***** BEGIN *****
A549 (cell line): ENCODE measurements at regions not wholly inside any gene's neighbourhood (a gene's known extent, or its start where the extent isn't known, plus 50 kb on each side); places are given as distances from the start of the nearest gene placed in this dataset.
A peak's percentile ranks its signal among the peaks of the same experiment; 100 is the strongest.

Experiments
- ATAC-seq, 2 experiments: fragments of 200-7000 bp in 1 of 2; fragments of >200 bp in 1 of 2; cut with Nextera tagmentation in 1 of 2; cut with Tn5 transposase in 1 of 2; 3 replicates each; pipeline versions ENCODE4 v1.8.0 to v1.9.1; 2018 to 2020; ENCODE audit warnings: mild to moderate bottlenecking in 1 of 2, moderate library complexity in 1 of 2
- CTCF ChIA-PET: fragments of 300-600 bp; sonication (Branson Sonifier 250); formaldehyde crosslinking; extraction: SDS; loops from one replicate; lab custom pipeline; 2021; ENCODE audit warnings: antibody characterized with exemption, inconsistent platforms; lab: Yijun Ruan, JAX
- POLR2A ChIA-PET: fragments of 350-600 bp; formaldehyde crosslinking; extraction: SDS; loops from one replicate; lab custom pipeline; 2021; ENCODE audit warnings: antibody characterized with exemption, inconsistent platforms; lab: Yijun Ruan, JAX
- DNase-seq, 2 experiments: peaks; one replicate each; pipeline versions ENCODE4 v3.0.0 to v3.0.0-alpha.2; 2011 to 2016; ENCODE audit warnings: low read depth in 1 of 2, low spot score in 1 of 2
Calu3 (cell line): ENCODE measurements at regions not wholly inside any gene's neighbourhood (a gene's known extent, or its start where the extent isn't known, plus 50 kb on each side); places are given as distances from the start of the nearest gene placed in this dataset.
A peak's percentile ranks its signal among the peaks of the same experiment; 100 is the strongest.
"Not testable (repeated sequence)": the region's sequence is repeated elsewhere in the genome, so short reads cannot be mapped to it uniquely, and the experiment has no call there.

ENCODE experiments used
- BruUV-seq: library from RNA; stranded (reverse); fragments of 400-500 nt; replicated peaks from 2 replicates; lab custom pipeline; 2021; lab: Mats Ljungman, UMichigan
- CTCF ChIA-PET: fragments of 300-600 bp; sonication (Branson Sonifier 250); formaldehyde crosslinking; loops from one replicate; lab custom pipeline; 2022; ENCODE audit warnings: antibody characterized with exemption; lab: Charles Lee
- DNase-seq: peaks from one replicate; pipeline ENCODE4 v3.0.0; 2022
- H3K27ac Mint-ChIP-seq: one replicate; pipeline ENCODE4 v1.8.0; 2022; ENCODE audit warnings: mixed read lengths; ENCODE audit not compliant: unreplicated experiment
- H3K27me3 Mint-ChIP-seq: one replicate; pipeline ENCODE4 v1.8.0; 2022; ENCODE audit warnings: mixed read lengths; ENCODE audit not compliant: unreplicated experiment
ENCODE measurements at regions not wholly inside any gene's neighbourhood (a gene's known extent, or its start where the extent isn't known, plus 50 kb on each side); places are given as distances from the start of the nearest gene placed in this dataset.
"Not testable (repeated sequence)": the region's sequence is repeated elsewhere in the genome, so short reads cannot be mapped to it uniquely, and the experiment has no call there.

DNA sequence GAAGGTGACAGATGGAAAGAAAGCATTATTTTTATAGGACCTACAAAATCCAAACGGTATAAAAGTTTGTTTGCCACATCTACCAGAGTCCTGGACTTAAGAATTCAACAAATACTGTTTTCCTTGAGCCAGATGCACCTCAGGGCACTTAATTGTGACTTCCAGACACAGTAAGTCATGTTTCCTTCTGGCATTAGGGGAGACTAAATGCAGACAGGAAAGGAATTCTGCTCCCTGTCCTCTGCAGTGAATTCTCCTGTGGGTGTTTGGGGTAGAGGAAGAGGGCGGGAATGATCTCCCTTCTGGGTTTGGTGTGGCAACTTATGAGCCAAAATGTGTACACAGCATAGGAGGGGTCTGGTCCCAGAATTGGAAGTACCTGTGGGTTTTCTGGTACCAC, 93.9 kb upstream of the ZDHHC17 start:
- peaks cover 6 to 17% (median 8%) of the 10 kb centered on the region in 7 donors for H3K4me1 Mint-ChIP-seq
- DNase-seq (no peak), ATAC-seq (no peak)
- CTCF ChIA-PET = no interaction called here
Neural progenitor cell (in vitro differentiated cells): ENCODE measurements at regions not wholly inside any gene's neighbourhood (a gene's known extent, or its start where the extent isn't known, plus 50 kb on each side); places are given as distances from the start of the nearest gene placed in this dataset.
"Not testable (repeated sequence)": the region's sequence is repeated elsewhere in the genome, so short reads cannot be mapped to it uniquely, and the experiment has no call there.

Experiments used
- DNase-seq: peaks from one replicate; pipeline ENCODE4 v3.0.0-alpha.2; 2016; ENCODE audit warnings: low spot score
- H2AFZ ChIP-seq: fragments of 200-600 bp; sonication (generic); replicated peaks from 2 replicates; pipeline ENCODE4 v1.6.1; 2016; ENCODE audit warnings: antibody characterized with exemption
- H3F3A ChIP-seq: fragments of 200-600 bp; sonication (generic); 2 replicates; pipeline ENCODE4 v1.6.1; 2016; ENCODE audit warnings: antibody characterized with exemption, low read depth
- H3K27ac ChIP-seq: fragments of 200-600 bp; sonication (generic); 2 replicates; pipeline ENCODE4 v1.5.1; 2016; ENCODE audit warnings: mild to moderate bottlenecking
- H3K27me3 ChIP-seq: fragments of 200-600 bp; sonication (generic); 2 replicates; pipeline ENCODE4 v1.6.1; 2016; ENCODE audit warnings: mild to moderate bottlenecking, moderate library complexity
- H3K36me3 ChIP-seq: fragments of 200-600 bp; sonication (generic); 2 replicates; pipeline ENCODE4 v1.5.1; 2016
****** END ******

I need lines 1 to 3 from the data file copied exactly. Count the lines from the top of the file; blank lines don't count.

A549 (cell line): ENCODE measurements at regions not wholly inside any gene's neighbourhood (a gene's known extent, or its start where the extent isn't known, plus 50 kb on each side); places are given as distances from the start of the nearest gene placed in this dataset.
A peak's percentile ranks its signal among the peaks of the same experiment; 100 is the strongest.

Experiments